Orchids of Thailand – Wat Phra That Doi Suthep

This post is about the first few days I spent in Thailand, in diary format. Enjoy! 🙂

Saturday 12th March

I arrived in Chiang Mai safely, if a little behind schedule – 45 minutes late. I was greeted by Peter’s girlfriend, Ping, as Peter himself wasn’t very well. I also met one of the other tour members, Phil, who also arrived on a late flight – we were the last ones to arrive.

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View of Chiang Mai from the Duangtawan Hotel

We got a taxi to the Duangtawan Hotel and met Peter briefly who explained about the activities which would be happening tomorrow – a visit to a temple and orchid farm. I face planted the bed as soon as I entered my room – jet lagged after a long journey!

Sunday 13th March

Weather: Sunny, 39 °C

Our first day got off to a casual start, as Peter explained he always makes the first few days more relaxed as everyone is usually tired from travelling. Once we are more accustomed to the weather and time difference the more serious treks into the jungle begin.

For the first week as there are so many of us – 40 in total – Peter is splitting us into groups, so the people from the Singapore botanical orchid society are in one group and we, individuals from all over the world, are in the second group. We all do the same activities in the day, just separately.

Wat Phra That Doi Suthep

The morning was spent at the most popular temple in Chiang Mai, Wat Phra That Doi Suthep; it is Chiang Mai’s most important and visible landmark. A local guide, Ning, showed us round and told us about the history of the temple then left us for an hour to explore on our own.

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Me in Wat Phra That Doi Suthep

The monastery was established in 1383 by King Keu Naone to enshrine a piece of bone, said to be from the shoulder of the historical Buddha. The bone shard was brought to Lanna by a wandering monk from Sukhothai and it broke into two pieces at the base of the mountain, with one piece being enshrined at Wat Suan Dok.

The second fragment was mounted onto a sacred white elephant who wandered the jungle until it died, in the process selecting the spot where the monastery was later founded.

The 306 step staircase is flanked by mosaic serpents; the climb is intended to help devotees accrue Buddhist merit, but less energetic pilgrims can take a funicular-style lift! The terrace at the top of the steps displays a statue of the white elephant that carried the Buddha relic to its current resting place.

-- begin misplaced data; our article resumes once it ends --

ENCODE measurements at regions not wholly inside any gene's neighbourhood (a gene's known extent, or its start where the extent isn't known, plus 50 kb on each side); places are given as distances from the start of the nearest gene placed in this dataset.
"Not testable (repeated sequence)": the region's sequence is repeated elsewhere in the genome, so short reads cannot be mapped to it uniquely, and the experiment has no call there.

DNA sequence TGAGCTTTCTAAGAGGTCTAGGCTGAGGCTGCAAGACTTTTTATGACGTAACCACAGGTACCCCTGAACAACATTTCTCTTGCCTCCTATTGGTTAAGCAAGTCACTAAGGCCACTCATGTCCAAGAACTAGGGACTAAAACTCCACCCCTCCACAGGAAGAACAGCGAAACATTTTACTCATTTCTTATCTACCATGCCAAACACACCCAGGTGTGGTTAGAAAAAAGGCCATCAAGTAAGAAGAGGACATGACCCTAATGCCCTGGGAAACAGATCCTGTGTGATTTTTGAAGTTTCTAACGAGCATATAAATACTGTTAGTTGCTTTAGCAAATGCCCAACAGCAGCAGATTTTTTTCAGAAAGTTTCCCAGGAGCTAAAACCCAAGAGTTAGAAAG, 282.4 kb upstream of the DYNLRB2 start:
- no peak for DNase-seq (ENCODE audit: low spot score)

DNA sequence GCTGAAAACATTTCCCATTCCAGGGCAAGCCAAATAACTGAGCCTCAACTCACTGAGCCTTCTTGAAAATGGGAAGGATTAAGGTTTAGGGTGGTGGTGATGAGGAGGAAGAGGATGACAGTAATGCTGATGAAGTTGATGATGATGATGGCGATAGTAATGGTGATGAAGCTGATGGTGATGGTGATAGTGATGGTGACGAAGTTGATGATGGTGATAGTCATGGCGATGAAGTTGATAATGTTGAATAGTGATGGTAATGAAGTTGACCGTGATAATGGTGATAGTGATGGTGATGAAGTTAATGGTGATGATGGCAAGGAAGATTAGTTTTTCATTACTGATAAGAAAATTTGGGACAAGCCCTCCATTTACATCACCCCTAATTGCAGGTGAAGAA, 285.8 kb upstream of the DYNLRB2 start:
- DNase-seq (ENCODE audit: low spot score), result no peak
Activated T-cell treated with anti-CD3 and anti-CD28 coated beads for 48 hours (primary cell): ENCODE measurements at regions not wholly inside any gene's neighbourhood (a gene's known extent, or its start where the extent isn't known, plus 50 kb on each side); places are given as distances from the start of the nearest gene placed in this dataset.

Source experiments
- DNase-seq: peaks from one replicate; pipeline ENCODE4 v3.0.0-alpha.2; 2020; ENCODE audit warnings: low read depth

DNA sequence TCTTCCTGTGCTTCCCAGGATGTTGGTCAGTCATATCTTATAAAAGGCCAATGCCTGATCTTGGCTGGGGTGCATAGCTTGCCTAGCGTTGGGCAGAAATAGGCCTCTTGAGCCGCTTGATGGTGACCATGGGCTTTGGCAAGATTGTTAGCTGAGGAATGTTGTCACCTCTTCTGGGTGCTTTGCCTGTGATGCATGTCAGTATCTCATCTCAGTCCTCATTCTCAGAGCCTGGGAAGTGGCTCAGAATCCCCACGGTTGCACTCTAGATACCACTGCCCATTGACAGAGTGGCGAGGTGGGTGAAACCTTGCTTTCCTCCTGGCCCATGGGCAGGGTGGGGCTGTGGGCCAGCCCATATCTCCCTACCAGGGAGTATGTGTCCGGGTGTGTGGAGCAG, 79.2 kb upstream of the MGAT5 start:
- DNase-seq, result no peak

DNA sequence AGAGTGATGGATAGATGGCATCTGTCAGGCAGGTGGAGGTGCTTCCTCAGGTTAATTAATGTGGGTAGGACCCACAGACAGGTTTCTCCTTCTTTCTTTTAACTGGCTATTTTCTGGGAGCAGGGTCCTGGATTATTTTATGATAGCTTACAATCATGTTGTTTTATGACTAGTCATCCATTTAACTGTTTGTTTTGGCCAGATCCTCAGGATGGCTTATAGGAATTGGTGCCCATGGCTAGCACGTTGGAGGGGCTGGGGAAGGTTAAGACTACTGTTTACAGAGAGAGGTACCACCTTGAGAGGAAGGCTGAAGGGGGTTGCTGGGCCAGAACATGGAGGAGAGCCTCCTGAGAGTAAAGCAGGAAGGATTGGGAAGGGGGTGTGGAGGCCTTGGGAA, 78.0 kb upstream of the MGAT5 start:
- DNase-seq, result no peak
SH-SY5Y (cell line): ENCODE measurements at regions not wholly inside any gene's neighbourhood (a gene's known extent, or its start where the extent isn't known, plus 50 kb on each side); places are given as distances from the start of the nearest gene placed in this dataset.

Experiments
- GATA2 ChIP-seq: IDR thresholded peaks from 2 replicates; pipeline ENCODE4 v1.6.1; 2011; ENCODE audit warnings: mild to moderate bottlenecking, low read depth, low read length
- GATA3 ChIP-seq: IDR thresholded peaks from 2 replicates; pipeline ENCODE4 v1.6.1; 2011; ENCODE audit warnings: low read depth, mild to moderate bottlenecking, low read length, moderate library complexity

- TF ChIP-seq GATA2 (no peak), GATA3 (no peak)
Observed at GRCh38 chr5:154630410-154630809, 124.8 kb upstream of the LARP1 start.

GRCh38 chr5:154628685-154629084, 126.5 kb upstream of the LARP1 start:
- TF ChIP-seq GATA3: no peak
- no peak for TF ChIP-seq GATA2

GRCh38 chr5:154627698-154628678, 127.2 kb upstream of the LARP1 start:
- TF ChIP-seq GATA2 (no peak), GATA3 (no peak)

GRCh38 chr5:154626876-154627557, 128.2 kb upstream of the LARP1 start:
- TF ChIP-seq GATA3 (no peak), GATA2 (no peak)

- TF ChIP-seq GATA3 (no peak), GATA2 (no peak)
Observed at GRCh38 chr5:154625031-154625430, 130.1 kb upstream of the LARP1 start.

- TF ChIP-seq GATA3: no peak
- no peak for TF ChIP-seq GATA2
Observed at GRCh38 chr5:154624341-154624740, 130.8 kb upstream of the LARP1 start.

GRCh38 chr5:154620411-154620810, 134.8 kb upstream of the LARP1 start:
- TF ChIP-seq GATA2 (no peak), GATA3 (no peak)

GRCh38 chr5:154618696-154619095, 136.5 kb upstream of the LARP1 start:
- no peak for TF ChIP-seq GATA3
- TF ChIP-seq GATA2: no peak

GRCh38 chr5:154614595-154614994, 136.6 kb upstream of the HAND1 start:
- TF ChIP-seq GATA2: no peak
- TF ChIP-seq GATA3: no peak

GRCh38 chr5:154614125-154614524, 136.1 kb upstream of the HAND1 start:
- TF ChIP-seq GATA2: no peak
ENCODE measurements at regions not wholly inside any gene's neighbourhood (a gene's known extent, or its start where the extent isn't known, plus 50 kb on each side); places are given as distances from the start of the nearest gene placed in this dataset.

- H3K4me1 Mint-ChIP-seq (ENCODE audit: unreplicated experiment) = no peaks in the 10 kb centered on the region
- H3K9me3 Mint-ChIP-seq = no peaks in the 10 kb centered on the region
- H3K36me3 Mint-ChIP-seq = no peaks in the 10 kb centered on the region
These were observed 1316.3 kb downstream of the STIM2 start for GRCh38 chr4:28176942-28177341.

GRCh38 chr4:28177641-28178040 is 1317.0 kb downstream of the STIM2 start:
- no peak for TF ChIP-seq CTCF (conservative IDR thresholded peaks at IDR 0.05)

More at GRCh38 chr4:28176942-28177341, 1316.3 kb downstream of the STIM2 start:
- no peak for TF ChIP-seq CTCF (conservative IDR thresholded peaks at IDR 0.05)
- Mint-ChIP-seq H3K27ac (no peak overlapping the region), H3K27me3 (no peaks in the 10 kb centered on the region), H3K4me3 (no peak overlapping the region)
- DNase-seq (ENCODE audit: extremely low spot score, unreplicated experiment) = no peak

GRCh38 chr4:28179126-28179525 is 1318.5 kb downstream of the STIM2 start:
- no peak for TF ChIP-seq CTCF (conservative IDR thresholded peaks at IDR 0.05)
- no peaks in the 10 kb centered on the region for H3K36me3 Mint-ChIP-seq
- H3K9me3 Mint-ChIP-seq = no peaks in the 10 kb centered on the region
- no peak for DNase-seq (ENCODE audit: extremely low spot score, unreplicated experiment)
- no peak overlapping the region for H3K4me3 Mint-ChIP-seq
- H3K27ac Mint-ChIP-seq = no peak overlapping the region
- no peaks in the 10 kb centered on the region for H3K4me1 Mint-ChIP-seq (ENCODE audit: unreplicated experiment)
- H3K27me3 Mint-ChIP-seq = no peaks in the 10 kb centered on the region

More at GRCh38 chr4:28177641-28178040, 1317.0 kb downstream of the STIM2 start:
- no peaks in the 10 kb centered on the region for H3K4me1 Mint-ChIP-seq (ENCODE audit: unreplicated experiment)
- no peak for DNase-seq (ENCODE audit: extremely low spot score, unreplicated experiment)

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One of the pagodas

The temple had an impressive ornate golden pagoda which contained holy Buddha relics, it was a very striking piece of architecture; it was literally gleaming in the bright sunlight.

It felt very strange being able to take photos in a sacred place of worship with people praying, Ning said it was absolutely fine and expected from tourists to do so. Even though I knew it was ok it still felt wrong using my camera!

There are supposedly glorious views of the city of Chiang Mai from the temple compound but the view was hidden underneath a haze of forest fire smoke. It’s a good excuse to return again!

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Buddhas inside the temple

I enjoyed looking round my first Thai temple yet I got just as excited by the Ficus trees which were covered in jackfruits as I did looking round the temple! The fruits of Artocarpus heterophylla were bigger than my head, it was an obligatory selfie moment!

I also saw a cannonball tree, Couroupita guianensis, which was displaying its distinctive large round fruits. Things really hotted up when we spotted Dendrobium capillipes flowering on another tree in the temple compound as well as D. polyanthum and D. lindleyi on other trees by the staircase leading up to the temple.

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Jackfruits!

They were high up in the trees but a German member was well prepared and had binoculars with him – it was sensational seeing my first orchids on the trip, even though they weren’t technically in the wild!